Keywordsarchitecture, Religious buildings
Full recordShow full item record
AbstractThe two orthogonal axes defining the plan of the infirmary relate to the cardinal points of the compass. They are extensions of the existing 70 year-old Abbey's sacred templum which reaches out to embrace the infirmary, thereby ensuring the Sisters of the continuity of Christ's presence. The rotunda, the spatial centre of the infirmary situated at the intersection of these axes, is a space left empty in the middle of the community village. According to historian of religion Mircea Eliade in his book The Sacred and the Profane, it is precisely here "where a break in plane occurs, where space becomes sacred, hence preeminently real." While the rotunda, or spatial centre of the infirmary, can be understood to serve as the point of orientation for the day-to-day lives of its residents, the chapel, or spiritual centre of the infirmary, serves as the most significant point of orientation for their faith and prayer lives as Catholic religious. Metaphorically, the chapel fills the space left empty in the middle of the community village. Its prominent central location, adjacent to the rotunda, establishes its pivotal role in linking the two primary axes of the infirmary. The proximity of the rotunda and chapel is not meant to confuse or appear conflicting, but to emphasize that the struggles and joys of day-to-day existence experienced by the Sisters living in the infirmary are understood to be intimately connected to their spiritual well-being. Thus all roads that lead to the rotunda, or spatial centre, also lead to the chapel, or spiritual centre. To serve as microcosm of the heavenly realm, the chapel must meet certain criteria regarding directional position, proportions and shape. The chapel is oriented in an east-west direction. One enters through the western front and approaches the altar at the eastern end. The shape of the chapel is defined by two intersecting forms. The seating area is fan-shaped, a form that enables those gathered to be aware of each other's presence as a community. The ceiling over its central eastwest aisle is barrel vaulted and supported by four stone columns similar in shape and style to the columns that support the dome-like ceiling of the rotunda. The four columns represent the four evangelists: Matthew, Mark, Luke and John. The stone finish, unique to the chapel's columns, makes reference to the role of this space as the building's cornerstone and, in the words of the consecration ceremony, pays homage to the symbolism of Christ as "the faithful stone holding the structure together."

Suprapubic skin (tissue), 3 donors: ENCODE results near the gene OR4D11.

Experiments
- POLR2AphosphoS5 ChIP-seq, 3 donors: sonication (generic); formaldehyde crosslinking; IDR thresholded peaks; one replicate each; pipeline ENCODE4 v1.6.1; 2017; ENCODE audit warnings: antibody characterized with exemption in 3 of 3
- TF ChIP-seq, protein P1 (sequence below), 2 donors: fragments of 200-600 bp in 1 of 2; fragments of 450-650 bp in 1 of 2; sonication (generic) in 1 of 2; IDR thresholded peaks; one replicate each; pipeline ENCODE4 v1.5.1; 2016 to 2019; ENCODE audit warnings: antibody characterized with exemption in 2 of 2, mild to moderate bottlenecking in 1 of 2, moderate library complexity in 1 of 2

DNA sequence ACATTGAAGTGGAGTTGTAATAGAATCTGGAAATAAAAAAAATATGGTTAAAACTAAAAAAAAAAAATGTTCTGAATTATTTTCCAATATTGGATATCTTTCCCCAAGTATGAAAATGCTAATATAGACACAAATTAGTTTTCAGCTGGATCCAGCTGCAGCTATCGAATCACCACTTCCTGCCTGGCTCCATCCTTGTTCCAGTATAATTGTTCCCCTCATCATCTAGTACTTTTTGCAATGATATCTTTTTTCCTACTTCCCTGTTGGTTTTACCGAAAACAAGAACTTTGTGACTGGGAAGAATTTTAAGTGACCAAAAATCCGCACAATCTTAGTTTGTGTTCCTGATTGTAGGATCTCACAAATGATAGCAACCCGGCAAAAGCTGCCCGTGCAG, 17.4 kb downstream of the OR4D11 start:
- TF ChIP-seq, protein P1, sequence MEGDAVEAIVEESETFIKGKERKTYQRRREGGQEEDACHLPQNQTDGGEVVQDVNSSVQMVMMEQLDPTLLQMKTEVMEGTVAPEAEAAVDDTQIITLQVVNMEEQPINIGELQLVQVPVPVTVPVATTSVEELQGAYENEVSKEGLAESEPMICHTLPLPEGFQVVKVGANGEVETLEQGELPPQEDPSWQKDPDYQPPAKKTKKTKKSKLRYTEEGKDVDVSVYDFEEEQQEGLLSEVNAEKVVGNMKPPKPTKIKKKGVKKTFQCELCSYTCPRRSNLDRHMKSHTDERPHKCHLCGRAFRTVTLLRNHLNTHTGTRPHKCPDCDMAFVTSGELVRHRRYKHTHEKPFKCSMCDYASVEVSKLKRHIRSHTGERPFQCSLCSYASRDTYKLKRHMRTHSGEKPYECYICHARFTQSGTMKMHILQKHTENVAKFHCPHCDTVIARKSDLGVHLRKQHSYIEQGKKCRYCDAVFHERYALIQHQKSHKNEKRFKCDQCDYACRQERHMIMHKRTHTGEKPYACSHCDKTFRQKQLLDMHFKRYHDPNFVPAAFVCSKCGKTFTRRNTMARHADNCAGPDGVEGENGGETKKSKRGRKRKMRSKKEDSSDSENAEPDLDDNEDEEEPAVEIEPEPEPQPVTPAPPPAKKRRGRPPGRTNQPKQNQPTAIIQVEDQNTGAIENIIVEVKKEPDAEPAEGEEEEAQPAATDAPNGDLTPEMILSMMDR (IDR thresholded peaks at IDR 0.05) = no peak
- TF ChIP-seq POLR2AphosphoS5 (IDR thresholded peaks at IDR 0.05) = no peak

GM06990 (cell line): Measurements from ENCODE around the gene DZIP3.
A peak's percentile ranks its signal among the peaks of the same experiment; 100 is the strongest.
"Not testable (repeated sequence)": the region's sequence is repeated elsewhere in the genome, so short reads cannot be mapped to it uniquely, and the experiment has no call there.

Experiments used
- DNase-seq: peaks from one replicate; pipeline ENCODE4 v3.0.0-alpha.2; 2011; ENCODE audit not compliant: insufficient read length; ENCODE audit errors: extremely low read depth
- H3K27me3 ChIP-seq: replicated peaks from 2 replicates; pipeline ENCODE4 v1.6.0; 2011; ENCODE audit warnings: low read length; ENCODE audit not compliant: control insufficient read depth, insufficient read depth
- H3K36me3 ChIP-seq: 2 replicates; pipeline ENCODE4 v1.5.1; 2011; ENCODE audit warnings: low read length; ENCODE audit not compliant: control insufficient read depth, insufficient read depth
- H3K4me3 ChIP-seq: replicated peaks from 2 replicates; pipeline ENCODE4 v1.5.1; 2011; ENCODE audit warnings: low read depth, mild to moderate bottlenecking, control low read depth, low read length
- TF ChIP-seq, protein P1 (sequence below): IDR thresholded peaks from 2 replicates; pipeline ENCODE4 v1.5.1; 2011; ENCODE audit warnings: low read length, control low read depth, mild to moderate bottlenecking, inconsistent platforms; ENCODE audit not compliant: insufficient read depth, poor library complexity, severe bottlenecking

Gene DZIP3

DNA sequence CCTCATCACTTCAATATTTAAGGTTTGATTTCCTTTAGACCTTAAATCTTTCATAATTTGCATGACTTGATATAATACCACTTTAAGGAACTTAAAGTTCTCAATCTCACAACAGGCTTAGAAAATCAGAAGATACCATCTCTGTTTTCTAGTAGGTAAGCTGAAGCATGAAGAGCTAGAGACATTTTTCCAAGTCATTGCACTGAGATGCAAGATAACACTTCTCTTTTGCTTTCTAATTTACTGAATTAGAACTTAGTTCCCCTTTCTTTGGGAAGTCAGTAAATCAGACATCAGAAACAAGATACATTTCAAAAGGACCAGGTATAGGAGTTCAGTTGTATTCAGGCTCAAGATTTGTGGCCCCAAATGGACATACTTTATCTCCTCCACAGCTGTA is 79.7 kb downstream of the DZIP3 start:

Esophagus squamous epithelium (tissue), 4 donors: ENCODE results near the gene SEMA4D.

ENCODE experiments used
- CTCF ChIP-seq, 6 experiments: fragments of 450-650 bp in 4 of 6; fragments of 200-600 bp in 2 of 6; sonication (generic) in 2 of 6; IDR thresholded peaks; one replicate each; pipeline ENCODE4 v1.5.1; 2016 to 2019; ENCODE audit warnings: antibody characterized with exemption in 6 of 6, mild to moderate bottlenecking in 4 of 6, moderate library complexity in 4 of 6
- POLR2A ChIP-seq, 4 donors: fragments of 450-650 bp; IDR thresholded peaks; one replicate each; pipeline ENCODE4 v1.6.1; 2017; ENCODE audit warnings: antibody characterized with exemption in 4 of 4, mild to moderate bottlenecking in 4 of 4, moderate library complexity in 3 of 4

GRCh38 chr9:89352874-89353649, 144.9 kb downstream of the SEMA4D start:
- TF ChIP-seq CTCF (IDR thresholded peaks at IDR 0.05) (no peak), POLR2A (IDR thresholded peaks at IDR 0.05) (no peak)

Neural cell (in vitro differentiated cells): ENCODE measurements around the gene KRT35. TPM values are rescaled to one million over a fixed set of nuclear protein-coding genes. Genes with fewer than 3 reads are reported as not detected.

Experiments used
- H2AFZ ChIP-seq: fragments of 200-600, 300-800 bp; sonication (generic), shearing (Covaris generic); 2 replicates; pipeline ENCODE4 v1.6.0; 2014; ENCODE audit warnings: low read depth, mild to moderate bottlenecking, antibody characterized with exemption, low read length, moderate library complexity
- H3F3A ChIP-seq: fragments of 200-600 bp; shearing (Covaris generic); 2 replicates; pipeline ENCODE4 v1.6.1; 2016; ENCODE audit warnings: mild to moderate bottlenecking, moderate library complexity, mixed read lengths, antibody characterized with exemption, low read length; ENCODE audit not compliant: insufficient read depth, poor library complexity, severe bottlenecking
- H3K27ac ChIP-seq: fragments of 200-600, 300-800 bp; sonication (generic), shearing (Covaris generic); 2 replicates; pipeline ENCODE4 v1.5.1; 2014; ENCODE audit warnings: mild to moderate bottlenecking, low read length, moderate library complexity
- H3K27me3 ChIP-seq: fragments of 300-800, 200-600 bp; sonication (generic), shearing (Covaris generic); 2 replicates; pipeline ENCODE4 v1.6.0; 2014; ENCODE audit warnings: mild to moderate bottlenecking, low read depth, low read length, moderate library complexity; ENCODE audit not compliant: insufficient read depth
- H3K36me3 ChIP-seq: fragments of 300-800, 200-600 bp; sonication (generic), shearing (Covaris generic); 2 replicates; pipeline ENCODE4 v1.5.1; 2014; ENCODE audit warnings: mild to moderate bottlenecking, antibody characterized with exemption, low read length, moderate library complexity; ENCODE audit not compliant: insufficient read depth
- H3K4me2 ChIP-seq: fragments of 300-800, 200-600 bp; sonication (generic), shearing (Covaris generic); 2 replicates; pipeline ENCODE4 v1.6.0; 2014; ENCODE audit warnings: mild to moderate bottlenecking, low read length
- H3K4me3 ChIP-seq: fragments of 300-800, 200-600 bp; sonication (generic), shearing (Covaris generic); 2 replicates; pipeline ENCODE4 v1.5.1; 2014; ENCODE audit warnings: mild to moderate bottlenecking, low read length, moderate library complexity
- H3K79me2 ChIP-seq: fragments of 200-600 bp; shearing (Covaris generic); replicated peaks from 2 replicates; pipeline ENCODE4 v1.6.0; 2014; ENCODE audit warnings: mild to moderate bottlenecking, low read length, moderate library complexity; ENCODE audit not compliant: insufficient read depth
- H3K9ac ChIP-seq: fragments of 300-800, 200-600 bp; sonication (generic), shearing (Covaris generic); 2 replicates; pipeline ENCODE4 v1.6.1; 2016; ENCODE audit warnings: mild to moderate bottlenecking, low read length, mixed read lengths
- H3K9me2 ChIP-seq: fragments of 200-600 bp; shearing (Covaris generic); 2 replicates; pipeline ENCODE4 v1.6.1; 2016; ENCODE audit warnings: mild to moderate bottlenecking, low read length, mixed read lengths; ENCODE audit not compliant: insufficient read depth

Chiotti, Roberto (1998) Interrupting the profane. The Canadian Architect, 43 (6). pp. 33-35. ISSN 0008 2872